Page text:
Bisphenols are high-production volume chemicals and are found widely in the indoor and outdoor environments and in people. With its well-established toxicity and widespread human exposure, BPA has raised the greatest amount of concern. Recent research, however, has found that other bisphenols are present at similar concentrations in the environment and have similar toxicity. At least one bisphenol, the fluorinated compound known as BPAF, is extremely persistent.6 Washington State has designated BPA, BPF, and BPS as Chemicals of High Concern for Children.7

More than 90 percent of people in the United States have been found to carry BPA residues in their bodies, and other bisphenols have also been widely detected in people.8, 9 The human body breaks down and excretes bisphenols within a few days, so these consistent measurements in humans mean that we have ongoing exposure to these compounds. BPA also has been measured in breast milk, amniotic fluid, and follicular fluid, providing evidence that the developing fetus and infant also are exposed.10

Bisphenols have been linked to harmful effects on health:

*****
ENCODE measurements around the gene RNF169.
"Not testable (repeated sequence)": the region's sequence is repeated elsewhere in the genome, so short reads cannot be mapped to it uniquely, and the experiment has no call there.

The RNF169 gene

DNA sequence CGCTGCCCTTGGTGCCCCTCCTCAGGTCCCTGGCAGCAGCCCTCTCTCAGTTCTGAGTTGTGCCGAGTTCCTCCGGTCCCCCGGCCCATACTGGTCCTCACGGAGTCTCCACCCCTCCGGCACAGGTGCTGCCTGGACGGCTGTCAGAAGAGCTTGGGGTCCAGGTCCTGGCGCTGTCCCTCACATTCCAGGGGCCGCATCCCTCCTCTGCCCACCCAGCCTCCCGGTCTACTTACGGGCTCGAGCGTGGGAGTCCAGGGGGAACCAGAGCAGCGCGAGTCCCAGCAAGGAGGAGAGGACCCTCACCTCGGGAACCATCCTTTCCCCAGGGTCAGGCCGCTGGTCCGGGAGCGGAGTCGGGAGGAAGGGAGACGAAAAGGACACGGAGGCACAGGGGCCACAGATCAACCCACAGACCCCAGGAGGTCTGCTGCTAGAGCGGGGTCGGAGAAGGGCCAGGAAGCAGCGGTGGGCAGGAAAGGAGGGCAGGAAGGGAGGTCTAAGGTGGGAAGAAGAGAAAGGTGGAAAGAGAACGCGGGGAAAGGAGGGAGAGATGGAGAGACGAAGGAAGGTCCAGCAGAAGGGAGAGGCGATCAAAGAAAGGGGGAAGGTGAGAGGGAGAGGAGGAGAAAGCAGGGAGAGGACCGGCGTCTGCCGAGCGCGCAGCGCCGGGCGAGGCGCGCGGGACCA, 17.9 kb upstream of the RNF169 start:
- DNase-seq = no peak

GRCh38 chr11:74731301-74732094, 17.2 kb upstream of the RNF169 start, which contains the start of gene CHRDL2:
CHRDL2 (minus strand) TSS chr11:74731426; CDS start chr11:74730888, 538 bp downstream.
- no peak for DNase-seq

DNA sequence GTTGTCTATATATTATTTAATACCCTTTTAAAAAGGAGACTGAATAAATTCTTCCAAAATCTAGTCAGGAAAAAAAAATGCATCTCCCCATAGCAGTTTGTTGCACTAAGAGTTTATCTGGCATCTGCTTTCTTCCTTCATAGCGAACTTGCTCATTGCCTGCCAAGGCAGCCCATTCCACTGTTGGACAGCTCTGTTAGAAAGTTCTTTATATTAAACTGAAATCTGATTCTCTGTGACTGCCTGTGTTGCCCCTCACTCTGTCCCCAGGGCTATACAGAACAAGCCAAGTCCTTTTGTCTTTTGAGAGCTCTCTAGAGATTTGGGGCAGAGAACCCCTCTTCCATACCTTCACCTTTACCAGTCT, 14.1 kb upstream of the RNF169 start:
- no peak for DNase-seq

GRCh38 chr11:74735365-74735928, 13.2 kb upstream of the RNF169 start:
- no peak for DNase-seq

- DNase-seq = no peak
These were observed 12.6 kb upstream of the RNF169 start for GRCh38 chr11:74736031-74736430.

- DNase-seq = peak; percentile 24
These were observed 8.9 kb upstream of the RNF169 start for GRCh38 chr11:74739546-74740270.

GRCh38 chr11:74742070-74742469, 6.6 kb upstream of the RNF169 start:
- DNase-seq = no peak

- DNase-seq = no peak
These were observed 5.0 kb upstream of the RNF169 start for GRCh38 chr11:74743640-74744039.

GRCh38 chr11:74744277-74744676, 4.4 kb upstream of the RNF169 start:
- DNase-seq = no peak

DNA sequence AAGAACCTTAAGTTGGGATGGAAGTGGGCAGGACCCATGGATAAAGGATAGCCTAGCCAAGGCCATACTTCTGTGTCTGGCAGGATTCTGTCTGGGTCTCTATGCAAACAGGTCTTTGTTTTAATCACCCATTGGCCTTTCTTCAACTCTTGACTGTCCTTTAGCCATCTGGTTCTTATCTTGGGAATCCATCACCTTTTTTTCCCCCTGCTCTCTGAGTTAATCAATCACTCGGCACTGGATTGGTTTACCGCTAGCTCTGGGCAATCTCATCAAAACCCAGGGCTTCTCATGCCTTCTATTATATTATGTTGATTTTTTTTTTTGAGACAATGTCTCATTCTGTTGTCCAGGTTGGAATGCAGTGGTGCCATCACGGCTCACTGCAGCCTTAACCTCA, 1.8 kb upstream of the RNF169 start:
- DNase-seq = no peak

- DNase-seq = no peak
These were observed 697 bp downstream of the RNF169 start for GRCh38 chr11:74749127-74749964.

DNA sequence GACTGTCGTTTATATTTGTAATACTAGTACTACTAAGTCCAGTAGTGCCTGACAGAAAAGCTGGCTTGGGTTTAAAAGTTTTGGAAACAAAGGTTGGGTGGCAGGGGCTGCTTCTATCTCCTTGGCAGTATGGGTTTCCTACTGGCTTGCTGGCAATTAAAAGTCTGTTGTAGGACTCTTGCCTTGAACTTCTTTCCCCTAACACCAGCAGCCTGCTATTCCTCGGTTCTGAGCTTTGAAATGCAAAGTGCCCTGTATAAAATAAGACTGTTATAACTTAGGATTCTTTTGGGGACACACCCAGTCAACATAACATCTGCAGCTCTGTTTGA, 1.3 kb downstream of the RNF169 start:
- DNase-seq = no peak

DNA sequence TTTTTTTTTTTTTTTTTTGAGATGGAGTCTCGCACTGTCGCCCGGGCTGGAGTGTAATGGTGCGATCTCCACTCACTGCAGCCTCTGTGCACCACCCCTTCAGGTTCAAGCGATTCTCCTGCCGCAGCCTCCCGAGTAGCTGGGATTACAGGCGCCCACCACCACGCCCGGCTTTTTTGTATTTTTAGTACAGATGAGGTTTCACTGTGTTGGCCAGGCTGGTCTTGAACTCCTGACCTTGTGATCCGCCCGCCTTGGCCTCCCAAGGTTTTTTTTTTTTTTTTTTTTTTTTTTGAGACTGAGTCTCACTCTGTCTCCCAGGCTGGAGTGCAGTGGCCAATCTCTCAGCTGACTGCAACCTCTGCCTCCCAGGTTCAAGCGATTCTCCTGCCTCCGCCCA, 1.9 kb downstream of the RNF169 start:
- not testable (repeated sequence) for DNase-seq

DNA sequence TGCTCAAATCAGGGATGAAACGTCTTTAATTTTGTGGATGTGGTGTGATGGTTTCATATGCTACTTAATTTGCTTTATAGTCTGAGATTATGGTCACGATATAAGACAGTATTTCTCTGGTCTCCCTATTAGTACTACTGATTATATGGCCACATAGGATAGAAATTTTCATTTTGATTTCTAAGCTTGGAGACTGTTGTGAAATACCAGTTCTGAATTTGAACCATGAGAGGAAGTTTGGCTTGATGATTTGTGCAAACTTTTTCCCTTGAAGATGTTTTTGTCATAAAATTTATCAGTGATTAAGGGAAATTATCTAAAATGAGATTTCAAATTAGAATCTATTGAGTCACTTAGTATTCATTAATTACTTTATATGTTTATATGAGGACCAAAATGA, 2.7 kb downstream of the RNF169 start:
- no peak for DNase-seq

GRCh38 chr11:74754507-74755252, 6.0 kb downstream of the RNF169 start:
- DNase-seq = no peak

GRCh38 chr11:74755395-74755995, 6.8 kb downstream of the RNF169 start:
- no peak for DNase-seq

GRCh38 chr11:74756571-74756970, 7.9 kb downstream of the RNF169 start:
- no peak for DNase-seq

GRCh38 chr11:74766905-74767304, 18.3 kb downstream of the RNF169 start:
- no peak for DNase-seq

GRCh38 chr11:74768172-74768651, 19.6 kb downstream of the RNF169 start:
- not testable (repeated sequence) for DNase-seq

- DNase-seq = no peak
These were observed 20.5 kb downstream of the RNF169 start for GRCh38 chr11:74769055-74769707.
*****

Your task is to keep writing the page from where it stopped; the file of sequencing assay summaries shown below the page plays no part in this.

• BPA is a known hormone disruptor, and laboratory studies show that other bisphenols are also estrogenic and some are even more potent.6
  • BPA and other bisphenols impact reproduction, with laboratory studies showing altered mating and maternal behavior, effects on prostate, and reproductive success.6, 11
  • Laboratory studies show that bisphenols affect brain development in the areas of learning, memory, and behavior, and BPA exposure is associated with hyperactivity.11-13
  • Studies in laboratory animals have found that BPA depresses the immune system.11

How can I reduce my exposure?

  • When possible, choose alternatives to paper receipts such as email receipts. Otherwise, limit handling and wash hands after handling.